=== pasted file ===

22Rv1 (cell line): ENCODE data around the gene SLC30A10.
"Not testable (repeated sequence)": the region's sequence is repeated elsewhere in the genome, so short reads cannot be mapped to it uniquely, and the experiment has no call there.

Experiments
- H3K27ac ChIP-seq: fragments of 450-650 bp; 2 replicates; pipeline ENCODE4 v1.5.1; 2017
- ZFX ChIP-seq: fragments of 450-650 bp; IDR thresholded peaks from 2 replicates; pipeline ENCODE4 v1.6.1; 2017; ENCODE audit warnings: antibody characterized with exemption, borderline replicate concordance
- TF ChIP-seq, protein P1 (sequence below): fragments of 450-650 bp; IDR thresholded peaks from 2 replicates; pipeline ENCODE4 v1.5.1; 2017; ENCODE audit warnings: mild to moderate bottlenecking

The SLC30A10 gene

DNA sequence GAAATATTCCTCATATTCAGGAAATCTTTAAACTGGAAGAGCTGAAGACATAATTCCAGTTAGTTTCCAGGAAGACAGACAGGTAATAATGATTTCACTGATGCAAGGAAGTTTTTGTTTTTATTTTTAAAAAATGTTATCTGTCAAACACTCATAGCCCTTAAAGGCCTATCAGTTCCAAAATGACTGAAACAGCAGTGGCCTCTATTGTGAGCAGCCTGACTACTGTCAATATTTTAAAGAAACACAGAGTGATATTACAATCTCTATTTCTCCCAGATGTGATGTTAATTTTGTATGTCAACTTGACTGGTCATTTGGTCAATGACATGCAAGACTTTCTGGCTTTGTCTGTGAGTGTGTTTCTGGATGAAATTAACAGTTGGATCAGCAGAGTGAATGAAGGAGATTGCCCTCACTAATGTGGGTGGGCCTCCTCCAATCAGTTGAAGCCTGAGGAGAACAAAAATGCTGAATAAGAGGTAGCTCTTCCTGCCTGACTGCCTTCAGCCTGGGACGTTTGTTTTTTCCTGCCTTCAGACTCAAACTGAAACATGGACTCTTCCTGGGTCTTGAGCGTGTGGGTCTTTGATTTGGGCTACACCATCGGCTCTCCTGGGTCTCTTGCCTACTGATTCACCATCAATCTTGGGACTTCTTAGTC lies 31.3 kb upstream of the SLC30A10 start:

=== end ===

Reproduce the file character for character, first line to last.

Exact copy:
22Rv1 (cell line): ENCODE data around the gene SLC30A10.
"Not testable (repeated sequence)": the region's sequence is repeated elsewhere in the genome, so short reads cannot be mapped to it uniquely, and the experiment has no call there.

Experiments
- H3K27ac ChIP-seq: fragments of 450-650 bp; 2 replicates; pipeline ENCODE4 v1.5.1; 2017
- ZFX ChIP-seq: fragments of 450-650 bp; IDR thresholded peaks from 2 replicates; pipeline ENCODE4 v1.6.1; 2017; ENCODE audit warnings: antibody characterized with exemption, borderline replicate concordance
- TF ChIP-seq, protein P1 (sequence below): fragments of 450-650 bp; IDR thresholded peaks from 2 replicates; pipeline ENCODE4 v1.5.1; 2017; ENCODE audit warnings: mild to moderate bottlenecking

The SLC30A10 gene

DNA sequence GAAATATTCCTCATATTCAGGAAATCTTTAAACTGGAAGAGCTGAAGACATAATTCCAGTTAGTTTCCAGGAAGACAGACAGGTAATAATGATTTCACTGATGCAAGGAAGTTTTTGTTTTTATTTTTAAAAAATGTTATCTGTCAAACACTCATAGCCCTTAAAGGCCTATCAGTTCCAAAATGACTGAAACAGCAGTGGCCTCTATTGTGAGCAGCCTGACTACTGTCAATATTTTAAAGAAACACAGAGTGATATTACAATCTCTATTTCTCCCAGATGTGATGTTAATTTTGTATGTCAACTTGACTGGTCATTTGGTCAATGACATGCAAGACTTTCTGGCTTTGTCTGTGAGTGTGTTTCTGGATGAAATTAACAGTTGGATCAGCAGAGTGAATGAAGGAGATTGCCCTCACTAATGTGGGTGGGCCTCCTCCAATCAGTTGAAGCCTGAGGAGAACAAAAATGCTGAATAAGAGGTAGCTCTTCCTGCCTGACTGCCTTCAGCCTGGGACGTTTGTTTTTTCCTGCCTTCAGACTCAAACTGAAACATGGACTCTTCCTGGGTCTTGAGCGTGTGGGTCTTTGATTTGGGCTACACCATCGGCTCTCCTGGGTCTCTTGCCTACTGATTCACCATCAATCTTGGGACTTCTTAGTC lies 31.3 kb upstream of the SLC30A10 start: